Partitions of Land
Section 29 Duties Act 1999
Where two or more people hold dutiable ACT property together and they split the property between them, any person who ends up with a higher percentage of the property than he or she previously owned must pay duty on the increase under section 29 of the Duties Act 1999.
Where this section is usually used is where two (or more) developers hold a development lease, and intend to split the property into separate units which they will then divide between them. When this happens they will end up with the same percentage of the property they had before, but divided into separate units. As neither (or none, if more than two) gets an increase on the property he or she held previously, they do not have to pay duty, except for the $20 minimum (section 29 (4)).
Section 29 applies where 2 or more parties hold property together (either as joint tenants or tenants in common) and they agree to transfer the property into the names of one them only (or, where there are more than 2 parties, to fewer people than there were previously). Land that is not held jointly cannot be partitioned.
When they split the property, any party who ends up with more must pay duty on the increase in the property that he or she will possess. This is because of the formula in section 29 (3) which provides that the dutiable value of a partition (DV) is to be determined as follows:
DV = A × (X÷Y)
A means the sum of the amounts by which the unencumbered value of the property transferred or agreed to be transferred to a person exceeds the unencumbered value of the interest held by the person in that property immediately before the partition, or the sum of any consideration for the partition paid by any of the parties, whichever is the greater.
X means the unencumbered value of all dutiable property the subject of the partition.
Y means the unencumbered value of all property the subject of the partition.
Explained simply, the formula means that the dutiable value equals:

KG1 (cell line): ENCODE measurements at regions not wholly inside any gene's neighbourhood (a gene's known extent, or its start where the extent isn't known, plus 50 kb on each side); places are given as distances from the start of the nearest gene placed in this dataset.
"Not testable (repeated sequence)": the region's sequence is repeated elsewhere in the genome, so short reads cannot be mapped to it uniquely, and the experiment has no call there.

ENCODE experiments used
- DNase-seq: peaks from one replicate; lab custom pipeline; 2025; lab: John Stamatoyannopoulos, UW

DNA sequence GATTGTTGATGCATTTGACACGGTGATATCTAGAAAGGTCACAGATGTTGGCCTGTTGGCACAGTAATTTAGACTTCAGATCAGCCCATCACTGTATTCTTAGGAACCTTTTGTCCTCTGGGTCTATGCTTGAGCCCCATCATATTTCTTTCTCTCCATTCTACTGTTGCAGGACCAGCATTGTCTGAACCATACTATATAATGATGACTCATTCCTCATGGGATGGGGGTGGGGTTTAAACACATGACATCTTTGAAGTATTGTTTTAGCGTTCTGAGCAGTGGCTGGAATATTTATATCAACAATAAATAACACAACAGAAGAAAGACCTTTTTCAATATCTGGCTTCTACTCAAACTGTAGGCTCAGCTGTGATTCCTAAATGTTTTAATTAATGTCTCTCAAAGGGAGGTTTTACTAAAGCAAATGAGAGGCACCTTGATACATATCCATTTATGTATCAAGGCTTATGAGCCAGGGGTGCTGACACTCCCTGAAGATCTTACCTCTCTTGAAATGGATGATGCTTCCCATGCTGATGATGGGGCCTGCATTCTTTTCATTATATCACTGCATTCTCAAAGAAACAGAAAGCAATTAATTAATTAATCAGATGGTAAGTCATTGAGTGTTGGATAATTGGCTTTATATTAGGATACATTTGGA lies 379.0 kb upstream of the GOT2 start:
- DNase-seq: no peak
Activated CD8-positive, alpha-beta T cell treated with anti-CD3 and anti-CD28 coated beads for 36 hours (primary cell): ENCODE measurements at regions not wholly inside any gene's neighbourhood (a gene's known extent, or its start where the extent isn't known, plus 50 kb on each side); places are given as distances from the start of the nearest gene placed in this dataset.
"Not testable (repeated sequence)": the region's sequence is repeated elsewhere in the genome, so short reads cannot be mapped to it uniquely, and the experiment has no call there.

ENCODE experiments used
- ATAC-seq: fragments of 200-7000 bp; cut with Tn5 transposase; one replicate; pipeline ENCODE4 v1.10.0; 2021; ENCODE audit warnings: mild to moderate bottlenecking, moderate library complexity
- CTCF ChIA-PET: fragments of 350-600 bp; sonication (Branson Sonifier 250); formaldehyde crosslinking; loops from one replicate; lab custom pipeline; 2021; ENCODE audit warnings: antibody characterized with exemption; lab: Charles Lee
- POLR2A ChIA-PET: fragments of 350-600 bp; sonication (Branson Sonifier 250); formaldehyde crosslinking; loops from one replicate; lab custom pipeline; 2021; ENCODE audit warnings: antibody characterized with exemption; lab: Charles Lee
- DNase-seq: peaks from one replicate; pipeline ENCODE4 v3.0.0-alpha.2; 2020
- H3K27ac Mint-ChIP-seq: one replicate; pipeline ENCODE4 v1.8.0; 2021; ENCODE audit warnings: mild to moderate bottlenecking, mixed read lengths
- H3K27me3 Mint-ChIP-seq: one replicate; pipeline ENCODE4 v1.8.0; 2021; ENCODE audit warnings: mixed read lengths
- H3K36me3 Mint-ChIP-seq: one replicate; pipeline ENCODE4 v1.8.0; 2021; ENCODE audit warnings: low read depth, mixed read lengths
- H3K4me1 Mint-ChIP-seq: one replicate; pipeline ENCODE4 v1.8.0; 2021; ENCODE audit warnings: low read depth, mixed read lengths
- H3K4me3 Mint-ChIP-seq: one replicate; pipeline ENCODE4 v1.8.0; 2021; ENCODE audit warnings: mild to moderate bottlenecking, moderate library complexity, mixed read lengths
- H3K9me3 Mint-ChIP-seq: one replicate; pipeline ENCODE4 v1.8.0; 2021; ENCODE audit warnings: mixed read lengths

a. the amount by which the value of the property transferred to a person exceeds the value of the interest held by him or
her immediately before partition; or
b. the sum of any consideration for the partition paid by any of the parties, whichever is the greater.
This section does not require that the property to be split between the parties be only one block of land, or that parcels of land be next to each other. Therefore, if multiple blocks are to be split between the parties, the value of the property for the purposes of the formula will be the aggregate of the value of the multiple blocks.
Section 29 (2) provides that for the purpose of section 17 such a partition constitutes one transaction, so under section 17 if all the relevant documents are lodged at the same time duty can be paid on one document and all theother documents can be stamped for no extra fee.
Documents Required on Lodgement
Within 90 days of the liability arising, a completed Conveyance Lodgement Form and the executed Memorandum of Transfer must be lodged with the ACT Revenue Office. Valuations of each property the subject of the partition must also be lodged and must be dated within 90 days of the liability arising. A copy of the agreement for partition must also be lodged (the Deed of Partition or other document).